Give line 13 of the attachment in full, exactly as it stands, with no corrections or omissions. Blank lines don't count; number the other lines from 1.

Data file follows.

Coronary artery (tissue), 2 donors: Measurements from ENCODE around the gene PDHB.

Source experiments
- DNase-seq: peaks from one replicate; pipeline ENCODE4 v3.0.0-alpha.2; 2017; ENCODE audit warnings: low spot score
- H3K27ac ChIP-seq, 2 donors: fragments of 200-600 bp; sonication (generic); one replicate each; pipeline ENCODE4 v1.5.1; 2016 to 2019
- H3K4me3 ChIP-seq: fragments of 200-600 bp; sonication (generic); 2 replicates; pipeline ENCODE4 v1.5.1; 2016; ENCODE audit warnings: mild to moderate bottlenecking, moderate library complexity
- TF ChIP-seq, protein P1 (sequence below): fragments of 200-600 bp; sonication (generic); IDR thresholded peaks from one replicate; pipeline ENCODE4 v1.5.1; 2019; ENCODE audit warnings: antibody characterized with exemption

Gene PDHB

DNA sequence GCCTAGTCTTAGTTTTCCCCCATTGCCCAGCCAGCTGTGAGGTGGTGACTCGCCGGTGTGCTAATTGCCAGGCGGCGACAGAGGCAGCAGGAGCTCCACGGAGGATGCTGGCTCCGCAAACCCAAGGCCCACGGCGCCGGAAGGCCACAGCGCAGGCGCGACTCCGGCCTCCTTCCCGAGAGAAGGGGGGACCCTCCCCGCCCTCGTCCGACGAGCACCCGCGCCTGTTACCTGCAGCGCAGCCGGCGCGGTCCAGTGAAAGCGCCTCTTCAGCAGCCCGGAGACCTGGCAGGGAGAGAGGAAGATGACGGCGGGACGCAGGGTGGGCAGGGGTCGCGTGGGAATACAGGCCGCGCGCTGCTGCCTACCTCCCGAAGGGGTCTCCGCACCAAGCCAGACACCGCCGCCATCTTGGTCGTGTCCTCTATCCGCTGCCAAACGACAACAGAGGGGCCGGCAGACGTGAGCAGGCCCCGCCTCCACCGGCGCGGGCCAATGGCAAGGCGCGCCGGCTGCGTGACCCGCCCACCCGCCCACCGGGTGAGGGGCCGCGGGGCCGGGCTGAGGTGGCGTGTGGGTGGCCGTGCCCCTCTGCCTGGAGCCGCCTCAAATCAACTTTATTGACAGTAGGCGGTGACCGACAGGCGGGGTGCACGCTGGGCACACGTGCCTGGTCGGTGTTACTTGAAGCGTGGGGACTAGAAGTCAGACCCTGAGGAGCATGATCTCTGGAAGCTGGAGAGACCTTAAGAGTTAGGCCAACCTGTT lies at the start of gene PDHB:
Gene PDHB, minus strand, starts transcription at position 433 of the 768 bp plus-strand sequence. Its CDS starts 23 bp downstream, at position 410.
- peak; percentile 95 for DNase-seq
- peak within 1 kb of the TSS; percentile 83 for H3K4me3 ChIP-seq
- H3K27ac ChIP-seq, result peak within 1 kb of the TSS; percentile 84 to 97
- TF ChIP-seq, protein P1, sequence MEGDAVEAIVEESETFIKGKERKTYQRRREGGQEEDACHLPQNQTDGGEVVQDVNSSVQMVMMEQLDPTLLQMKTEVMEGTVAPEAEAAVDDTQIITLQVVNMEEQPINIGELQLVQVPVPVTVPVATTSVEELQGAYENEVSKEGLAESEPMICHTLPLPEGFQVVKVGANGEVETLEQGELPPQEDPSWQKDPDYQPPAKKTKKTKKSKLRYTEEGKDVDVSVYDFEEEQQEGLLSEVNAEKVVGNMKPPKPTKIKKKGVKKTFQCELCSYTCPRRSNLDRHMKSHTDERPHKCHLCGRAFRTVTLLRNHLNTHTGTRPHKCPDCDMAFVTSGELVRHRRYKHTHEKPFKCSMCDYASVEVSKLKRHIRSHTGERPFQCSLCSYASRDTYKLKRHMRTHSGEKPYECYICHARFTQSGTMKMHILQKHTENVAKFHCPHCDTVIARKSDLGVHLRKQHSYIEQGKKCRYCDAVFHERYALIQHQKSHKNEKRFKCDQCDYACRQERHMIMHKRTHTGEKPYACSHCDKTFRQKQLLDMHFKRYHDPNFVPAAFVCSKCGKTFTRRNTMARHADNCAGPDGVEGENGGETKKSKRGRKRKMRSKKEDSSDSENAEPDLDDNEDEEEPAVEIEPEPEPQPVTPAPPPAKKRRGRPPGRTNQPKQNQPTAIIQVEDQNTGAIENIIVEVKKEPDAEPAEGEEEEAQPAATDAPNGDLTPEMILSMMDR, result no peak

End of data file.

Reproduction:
- TF ChIP-seq, protein P1, sequence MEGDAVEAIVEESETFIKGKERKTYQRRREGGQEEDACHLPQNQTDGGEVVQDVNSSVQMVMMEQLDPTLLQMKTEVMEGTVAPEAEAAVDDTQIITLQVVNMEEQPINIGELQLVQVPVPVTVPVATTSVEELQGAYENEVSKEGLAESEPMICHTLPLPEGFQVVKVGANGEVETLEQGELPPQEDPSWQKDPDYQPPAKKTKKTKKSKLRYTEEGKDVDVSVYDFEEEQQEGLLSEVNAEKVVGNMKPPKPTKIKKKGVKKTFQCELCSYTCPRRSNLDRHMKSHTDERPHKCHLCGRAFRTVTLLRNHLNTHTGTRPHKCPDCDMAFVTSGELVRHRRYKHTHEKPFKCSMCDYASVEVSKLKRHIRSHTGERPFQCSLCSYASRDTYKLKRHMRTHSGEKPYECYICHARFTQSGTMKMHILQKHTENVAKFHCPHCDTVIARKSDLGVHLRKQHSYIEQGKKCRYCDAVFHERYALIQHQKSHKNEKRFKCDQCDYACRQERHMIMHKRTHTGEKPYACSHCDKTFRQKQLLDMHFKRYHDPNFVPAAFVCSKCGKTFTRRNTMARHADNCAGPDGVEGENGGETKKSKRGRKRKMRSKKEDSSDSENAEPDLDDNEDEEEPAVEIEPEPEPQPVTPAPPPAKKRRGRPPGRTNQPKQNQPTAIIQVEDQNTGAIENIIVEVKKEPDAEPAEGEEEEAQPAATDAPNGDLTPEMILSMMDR, result no peak